I don’t know why I lived. Maybe it was luck. Maybe the guns weren’t real. Maybe they never intended to shoot us. Maybe the Great Whatchamacalit was looking out for me, or maybe it was because I didn’t look the guy in the face. (Later, this would mean I could not pick him from a photo lineup when the police caught a suspect.)
I’ll never know. But I am glad I didn’t die, and I’m grateful to whatever saved me. So every year on May 12, I celebrate. Cheers. Here’s to living to tell our tales. And happy Mother’s Day to my mom, who didn’t hear this story for a long time after it had happened.
We had only one day in Paris,
pilgrim-starved and threadbare, broke
we’d walked to the tomb of a saint,
from the mountains to the coast
and this was our reward: crêpes
at midnight, eaten on the street, not time
to see it all, though we tried, and one
of the ways was this: to skip the line
at the cathedral and instead feed the pigeons outside.
A man in sunglasses showed us how
to hold a pinch of bread just so
they’d alight on our shoulders and hands.
Fat, friendly birds who cooed,
whose wingtips brushed my chin—
not once have I regretted it. Now
the church has burned and fallen in.
We seldom know when we lose
nor how much; my chance is gone. Now
I’ll always wonder if there were angels in the rafters
and if those angels burned.
Why are they singing,
asks my neighbor’s little boy.
For children, songs are born of joy—
how then to explain Parisians
on the banks of the Seine, joined
in hymn as their steeple burned?
Too young, he hasn’t felt the urge
to let loose a scream or moan
transformed as song, to light incense
in his throat. I think of slaves
singing in the fields, slinging scythes
dragging bags of cotton beneath the eye
of God. I think of chain-gangs
breaking stone. I think of myself
at twenty, far from home and living
in a cramped apartment with a man
who sometimes choked me
and spat on me for fun. I sang love songs
in the shower then, and slid the window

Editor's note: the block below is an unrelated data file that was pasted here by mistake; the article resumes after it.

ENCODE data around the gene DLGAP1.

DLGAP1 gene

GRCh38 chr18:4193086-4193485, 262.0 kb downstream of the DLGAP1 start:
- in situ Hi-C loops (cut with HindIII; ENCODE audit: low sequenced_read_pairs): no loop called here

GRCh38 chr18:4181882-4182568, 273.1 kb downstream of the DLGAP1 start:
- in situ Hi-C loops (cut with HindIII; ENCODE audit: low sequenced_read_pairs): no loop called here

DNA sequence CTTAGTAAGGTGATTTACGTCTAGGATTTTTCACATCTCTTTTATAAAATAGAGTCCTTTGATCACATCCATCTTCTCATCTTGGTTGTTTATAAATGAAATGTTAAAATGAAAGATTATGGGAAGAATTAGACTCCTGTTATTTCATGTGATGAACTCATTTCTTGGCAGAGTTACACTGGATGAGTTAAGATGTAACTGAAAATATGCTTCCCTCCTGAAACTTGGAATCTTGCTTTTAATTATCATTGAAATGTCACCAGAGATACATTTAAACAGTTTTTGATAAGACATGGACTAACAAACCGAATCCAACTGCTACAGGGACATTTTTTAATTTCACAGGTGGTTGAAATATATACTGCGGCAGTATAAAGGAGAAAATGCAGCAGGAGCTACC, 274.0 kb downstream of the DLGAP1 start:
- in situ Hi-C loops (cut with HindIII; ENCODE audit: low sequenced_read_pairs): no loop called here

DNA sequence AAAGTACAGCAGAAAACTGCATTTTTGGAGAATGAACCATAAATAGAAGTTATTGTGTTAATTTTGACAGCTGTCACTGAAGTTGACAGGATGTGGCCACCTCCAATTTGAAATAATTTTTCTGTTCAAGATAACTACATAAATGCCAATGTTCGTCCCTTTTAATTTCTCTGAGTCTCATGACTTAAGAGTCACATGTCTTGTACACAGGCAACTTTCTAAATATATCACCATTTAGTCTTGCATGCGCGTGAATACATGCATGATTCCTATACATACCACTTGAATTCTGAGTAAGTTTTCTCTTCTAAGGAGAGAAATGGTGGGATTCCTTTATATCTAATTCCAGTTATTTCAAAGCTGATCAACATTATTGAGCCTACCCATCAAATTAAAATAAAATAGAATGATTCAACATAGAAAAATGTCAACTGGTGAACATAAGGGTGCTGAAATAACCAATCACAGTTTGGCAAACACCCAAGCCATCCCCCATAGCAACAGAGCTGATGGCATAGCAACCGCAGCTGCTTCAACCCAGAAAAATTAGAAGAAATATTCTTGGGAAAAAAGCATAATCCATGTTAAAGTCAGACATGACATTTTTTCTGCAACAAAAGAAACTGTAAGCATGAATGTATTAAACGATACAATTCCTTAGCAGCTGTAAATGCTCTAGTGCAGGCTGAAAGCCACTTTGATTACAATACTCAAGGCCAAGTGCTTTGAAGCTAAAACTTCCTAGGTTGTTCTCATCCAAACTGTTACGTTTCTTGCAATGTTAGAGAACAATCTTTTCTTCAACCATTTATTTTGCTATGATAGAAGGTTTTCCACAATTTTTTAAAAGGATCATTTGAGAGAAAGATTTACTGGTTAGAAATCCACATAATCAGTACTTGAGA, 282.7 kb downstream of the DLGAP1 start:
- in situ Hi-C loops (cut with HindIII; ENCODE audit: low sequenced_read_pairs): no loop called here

wide, to let them out into the alley
where someone passing by might hear
and save me. Sometimes, I tell
my neighbor’s son, all you can do
is sing, or ring a bell;
the music is a counter-spell.
Everywhere else it’s just Tuesday—but where I’m from
people are dancing, people are high-stepping in the streets
because where I’m from parading is a sacrament
and Mardi Gras our high holy day. More krewes
than you can shake a drumstick at, parades go on for weeks
men and women with their hands up, children
on their parents’ shoulders to extend their reach.
Where I’m from people mix: black and white,
purple green and gold-
en streets: in heaven as it is on earth, trumpet music
raining down on this day of jubilation sans remorse,
remorse is for tomorrow, tomorrow we’ll wear ashes
and dark colored clothes—today we’re dressed in sequins
if we are dressed at all: bare-chested flambeau men glow
like angels, strutting and sweating and lighting the way
for the rest of us who huddle hip to hip to hand
beneath the overpass where the music’s loudest,
the darkness thick and sweet
like the women where I’m from, women whose
bodies move with practiced purpose: to feel joy
running over us like rain, the bass drum kicking
hard into our hearts—we feel you looking and we
don’t mind, our legs and backsides keeping time—